Officially, Rick Fabian uses medical marijuana to relieve severe pain from a litany of health problems. But more than pain, the 60-year-old Vietnam vet relies on the drug to blunt the debilitating symptoms of post-traumatic stress disorder.
“I was a crabby vegetable, my wife says,” said Fabian, who lives in Corbett. “I am still a little bit high maintenance, but I do better. … I am not saying I am cured, but I am kinder and gentler to people. I am happier.”
Oregon medical marijuana advocates are laying the groundwork to add PTSD to the list of conditions that qualify patients to use medical marijuana. They say many with the disorder are already in the state program because they have other medical conditions that allow them to legally use the drug. But as more veterans return home and struggle to resume their lives, advocates say it’s time to recognize PTSD as a stand-alone condition.
As with virtually all marijuana-related matters in the United States, the debate over expanding Oregon’s program to include PTSD is politically charged. The drug’s outlaw status under federal law makes it a lightning rod for controversy. Two previous attempts to add PTSD to Oregon’s program have failed, and Colorado and Arizona officials recently rejected efforts to add the condition to their medical marijuana programs.
Law enforcement in Oregon generally opposes the expansion of the program. Some drug treatment providers caution against treating PTSD sufferers with what they view as an addictive drug.
Oregon is home to an estimated 300,000 veterans, including more than 20,000 from the Iraq and Afghanistan conflicts, according to the Oregon Department of Veterans’ Affairs. A 2008 Rand Corporation study found nearly 20 percent of Iraq and Afghanistan vets reported PTSD symptoms.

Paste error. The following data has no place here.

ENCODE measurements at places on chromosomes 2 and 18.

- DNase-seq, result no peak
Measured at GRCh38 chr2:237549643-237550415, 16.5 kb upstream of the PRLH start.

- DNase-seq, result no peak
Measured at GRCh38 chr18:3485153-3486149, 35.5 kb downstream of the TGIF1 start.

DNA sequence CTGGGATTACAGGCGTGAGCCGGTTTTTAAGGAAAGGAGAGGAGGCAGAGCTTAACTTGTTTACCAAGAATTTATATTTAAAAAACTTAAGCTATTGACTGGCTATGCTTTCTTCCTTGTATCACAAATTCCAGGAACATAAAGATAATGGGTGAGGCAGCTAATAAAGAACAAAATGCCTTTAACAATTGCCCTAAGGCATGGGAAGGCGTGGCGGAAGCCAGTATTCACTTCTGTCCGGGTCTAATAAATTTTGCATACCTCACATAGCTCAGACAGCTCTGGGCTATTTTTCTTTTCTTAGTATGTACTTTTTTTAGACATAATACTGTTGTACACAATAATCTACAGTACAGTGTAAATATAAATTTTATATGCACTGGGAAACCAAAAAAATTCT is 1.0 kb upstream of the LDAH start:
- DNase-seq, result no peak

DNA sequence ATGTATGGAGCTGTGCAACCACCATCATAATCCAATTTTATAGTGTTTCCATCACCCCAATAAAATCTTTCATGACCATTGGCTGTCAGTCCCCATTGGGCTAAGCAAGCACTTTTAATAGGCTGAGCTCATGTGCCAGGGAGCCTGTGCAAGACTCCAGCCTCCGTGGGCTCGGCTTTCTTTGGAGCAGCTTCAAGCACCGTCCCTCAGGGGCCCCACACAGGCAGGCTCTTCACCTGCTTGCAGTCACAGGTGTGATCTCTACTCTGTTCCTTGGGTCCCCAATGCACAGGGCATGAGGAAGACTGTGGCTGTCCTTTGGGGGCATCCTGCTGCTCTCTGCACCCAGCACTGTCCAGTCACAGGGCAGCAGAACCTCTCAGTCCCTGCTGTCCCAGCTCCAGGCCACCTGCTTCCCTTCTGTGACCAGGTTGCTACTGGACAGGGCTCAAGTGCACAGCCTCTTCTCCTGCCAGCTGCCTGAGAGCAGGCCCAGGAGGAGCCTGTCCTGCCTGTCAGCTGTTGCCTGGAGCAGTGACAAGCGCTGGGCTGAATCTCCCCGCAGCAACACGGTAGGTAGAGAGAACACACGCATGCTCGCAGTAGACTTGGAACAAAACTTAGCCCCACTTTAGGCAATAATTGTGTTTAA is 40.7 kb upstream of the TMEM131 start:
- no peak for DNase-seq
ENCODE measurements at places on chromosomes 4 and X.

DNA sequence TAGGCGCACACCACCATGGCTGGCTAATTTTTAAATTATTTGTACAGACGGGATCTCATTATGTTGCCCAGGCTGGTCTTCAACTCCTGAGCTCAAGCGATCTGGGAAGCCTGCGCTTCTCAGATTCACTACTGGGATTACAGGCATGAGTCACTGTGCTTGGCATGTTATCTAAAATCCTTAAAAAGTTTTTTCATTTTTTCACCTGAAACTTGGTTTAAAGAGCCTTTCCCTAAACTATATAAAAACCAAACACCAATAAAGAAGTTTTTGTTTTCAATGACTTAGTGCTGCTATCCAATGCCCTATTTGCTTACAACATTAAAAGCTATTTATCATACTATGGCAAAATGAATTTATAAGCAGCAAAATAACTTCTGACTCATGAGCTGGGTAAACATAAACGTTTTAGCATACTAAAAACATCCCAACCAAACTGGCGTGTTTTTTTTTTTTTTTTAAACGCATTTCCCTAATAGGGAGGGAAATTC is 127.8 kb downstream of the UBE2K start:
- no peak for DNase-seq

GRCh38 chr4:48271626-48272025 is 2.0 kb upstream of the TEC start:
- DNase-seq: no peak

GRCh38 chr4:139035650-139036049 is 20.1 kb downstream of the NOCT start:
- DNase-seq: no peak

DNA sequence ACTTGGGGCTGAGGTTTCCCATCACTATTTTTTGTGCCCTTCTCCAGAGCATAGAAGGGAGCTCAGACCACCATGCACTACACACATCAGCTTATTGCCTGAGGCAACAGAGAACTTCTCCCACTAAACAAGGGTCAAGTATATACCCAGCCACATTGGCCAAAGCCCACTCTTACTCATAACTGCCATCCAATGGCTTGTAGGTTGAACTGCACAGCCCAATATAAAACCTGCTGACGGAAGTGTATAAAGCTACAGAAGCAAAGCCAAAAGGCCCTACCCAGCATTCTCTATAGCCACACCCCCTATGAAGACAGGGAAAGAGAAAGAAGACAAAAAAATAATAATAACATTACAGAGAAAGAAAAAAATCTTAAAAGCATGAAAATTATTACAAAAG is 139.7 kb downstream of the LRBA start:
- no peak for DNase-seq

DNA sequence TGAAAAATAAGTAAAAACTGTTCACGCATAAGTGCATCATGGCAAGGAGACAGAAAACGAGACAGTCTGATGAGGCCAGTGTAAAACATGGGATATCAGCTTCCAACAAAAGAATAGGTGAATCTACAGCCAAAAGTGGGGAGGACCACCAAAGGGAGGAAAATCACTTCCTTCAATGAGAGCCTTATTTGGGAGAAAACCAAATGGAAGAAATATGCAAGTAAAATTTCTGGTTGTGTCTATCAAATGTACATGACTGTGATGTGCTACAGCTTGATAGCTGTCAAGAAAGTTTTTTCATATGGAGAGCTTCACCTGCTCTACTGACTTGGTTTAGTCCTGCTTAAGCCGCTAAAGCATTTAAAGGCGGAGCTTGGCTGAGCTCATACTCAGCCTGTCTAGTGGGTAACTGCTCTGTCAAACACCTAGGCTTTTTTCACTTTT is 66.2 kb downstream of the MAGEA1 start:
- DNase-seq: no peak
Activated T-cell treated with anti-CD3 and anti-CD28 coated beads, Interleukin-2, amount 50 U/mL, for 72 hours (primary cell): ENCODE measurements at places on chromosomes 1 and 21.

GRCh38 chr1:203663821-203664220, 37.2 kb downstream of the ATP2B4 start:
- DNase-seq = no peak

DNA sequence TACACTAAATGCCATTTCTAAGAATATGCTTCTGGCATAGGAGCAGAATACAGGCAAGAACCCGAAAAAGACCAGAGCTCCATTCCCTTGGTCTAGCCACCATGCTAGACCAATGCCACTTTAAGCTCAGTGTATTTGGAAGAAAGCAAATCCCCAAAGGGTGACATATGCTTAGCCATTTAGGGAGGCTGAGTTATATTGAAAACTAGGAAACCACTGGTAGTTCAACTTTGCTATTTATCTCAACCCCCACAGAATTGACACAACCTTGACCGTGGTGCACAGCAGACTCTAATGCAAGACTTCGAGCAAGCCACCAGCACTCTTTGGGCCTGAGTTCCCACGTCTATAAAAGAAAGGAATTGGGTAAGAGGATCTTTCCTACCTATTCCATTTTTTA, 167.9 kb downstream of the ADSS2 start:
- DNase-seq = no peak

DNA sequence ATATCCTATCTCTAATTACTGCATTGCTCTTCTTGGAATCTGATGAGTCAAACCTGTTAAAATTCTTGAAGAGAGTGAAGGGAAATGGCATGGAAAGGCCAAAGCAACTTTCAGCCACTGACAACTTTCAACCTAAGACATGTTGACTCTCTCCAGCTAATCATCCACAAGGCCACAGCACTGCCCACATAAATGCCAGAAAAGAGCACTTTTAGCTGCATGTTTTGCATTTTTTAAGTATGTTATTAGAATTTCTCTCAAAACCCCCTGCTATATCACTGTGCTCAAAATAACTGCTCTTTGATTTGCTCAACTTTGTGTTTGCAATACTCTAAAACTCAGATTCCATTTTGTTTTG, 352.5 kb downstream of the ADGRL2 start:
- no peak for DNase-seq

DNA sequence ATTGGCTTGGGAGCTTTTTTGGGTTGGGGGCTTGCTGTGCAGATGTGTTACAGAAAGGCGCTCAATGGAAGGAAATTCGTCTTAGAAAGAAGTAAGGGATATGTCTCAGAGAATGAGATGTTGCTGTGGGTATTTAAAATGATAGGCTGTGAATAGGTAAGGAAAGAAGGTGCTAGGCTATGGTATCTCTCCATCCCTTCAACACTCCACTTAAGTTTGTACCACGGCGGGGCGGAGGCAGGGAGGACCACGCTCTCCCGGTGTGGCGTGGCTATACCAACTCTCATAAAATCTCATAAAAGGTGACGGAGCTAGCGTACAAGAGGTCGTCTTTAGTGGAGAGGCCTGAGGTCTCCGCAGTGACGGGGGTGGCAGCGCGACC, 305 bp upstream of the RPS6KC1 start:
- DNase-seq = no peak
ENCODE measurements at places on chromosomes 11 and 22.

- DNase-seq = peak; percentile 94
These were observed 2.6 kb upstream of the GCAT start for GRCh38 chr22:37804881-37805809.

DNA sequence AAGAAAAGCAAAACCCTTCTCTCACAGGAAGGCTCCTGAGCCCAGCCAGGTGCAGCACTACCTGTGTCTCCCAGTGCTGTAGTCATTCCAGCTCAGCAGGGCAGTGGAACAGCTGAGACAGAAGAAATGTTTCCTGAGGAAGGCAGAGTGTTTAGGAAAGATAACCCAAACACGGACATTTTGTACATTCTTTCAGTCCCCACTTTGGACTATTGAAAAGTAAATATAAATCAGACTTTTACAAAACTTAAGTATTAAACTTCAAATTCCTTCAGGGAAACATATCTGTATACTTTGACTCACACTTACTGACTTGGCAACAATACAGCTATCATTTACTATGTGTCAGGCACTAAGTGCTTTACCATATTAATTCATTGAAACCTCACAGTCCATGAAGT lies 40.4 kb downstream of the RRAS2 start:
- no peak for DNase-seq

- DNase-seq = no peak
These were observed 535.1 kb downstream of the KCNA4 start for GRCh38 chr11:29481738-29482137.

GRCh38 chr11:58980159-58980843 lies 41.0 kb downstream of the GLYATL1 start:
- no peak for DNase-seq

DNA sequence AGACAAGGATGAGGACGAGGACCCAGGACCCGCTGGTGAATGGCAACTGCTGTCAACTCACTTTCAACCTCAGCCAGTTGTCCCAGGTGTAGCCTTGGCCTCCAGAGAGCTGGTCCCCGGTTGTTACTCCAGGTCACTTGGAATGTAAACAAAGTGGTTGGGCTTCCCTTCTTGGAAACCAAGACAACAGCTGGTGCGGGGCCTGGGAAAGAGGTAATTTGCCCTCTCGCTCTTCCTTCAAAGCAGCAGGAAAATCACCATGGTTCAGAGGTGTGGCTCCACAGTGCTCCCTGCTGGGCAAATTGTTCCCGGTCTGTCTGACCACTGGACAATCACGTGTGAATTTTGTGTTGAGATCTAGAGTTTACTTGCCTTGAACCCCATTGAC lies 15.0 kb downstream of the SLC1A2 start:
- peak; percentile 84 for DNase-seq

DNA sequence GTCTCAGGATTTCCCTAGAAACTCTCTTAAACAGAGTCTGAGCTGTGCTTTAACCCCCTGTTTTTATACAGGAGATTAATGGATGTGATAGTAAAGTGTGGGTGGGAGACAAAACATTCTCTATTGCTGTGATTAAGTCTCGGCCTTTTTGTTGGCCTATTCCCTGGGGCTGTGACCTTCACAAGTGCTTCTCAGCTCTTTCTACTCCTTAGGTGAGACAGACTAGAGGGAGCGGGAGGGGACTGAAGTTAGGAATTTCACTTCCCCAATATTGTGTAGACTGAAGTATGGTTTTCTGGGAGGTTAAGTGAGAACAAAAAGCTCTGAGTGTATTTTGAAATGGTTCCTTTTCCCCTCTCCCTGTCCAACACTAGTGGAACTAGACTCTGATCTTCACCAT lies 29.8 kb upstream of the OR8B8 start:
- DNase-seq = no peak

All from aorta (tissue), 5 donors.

Jason Hansman, senior program manager for the Iraq and Afghanistan Veterans of America, said medical marijuana’s potential to help sick veterans deserves serious examination.
“We treat it like any other new treatment technique: We want to see it studied. We want to see increased research to see if it’s a viable solution,” said Hansman, whose group represents 145,000 veterans.
But Darryl Inaba, director of clinical and behavioral health services at the Addictions Recovery Center in Medford, opposes expanding Oregon’s medical marijuana program to include PTSD.
PTSD sufferers, he said, should be treated with medications that don’t post the same addiction risk.
“People have to realize marijuana is very addicting,” said Inaba. Although he emphasized that he sees some medicinal value in marijuana, Inaba said the drug “causes both physical and emotional addiction.”
Growing the program
But some veterans say they rely on medical marijuana to function.
Jared Townsend, a 27-year-old Iraq War veteran, depends on the drug to help him sleep and, as he puts it, “balance life out a little bit better.”
The Hillsboro man qualifies for medical marijuana due to severe pain from a ruptured disc and injured shoulder, injuries from his 2007-08 combat tour. But the drug is a bigger help with his PTSD symptoms.
“If I get racing thoughts and real worked up, it can break a panic attack pretty quick,” Townsend said.